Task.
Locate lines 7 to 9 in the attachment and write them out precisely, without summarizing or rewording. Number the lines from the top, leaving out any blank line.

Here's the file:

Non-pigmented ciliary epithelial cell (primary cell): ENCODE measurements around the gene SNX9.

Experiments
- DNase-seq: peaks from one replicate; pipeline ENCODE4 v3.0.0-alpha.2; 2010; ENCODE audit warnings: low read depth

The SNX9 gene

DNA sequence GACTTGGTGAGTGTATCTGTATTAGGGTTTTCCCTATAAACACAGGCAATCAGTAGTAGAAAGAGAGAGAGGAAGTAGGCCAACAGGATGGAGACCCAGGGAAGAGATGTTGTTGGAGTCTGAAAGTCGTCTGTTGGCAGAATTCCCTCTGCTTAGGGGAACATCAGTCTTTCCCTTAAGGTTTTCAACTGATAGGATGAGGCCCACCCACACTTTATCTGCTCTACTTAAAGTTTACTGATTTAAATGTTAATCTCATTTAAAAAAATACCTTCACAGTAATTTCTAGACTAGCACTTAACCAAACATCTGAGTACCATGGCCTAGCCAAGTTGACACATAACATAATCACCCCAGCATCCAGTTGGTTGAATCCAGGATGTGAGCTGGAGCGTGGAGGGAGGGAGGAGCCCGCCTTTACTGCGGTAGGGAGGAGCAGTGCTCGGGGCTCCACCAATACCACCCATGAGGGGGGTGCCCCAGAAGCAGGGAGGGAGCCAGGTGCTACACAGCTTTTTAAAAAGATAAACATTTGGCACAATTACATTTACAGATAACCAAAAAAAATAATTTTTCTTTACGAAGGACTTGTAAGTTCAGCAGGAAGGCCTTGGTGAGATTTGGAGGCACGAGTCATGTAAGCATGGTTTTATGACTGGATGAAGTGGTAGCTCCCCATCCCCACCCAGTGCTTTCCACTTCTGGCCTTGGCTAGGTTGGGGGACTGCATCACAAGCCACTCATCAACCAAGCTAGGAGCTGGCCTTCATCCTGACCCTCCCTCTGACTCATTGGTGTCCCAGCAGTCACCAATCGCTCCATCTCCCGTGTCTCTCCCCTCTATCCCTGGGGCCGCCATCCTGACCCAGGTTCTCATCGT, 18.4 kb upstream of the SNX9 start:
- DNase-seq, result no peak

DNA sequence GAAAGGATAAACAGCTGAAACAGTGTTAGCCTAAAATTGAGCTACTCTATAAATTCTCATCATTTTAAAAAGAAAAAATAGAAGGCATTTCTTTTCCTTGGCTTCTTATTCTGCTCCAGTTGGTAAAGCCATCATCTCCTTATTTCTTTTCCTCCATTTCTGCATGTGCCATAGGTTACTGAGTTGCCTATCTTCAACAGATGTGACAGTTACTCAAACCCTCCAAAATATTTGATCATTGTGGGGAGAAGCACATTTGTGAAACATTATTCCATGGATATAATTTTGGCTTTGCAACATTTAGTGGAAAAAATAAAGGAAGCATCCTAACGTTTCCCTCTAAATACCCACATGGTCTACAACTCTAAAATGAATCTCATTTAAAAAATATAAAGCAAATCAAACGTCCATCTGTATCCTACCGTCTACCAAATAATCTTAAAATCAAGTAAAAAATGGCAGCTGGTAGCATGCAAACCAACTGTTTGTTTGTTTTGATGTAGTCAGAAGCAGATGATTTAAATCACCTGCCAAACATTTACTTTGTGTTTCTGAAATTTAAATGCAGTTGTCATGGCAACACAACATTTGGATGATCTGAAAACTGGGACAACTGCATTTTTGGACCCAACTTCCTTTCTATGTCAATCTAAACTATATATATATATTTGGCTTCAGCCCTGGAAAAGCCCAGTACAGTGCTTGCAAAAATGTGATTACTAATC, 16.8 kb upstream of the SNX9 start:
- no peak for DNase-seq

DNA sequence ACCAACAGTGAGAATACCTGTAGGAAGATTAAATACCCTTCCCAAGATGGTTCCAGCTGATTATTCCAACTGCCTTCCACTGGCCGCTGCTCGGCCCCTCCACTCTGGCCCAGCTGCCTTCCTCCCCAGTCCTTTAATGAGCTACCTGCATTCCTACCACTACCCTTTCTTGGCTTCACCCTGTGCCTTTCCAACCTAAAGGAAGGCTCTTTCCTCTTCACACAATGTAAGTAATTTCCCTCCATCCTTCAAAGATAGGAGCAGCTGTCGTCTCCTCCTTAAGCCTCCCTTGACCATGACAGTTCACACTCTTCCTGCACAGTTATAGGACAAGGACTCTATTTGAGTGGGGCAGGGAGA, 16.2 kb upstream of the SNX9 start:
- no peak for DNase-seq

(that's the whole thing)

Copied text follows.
DNA sequence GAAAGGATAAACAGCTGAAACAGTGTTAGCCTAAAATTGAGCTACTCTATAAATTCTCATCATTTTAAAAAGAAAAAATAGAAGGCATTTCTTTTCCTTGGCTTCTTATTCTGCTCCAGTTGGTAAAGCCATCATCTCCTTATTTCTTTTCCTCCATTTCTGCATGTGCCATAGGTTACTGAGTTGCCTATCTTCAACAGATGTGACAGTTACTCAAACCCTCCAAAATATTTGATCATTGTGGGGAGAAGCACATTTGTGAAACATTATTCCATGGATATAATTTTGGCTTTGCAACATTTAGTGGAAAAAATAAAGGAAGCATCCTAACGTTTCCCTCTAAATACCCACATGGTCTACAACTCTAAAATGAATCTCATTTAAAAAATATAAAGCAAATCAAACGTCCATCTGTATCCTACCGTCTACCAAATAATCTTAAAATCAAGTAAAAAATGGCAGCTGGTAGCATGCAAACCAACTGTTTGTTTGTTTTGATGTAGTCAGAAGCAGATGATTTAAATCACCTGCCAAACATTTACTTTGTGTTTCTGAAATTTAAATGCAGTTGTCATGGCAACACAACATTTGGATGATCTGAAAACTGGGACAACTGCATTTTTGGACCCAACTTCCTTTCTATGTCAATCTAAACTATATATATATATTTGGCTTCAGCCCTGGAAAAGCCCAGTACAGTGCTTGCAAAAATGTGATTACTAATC, 16.8 kb upstream of the SNX9 start:
- no peak for DNase-seq

DNA sequence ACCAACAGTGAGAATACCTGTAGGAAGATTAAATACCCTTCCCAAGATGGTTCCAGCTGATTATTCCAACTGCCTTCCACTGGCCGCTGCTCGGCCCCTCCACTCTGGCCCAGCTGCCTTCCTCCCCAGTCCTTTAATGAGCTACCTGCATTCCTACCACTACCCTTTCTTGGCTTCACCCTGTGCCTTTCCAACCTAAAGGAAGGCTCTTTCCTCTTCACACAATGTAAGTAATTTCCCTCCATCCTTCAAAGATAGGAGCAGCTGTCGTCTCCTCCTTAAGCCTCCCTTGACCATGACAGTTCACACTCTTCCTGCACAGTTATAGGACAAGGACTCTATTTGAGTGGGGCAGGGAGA, 16.2 kb upstream of the SNX9 start: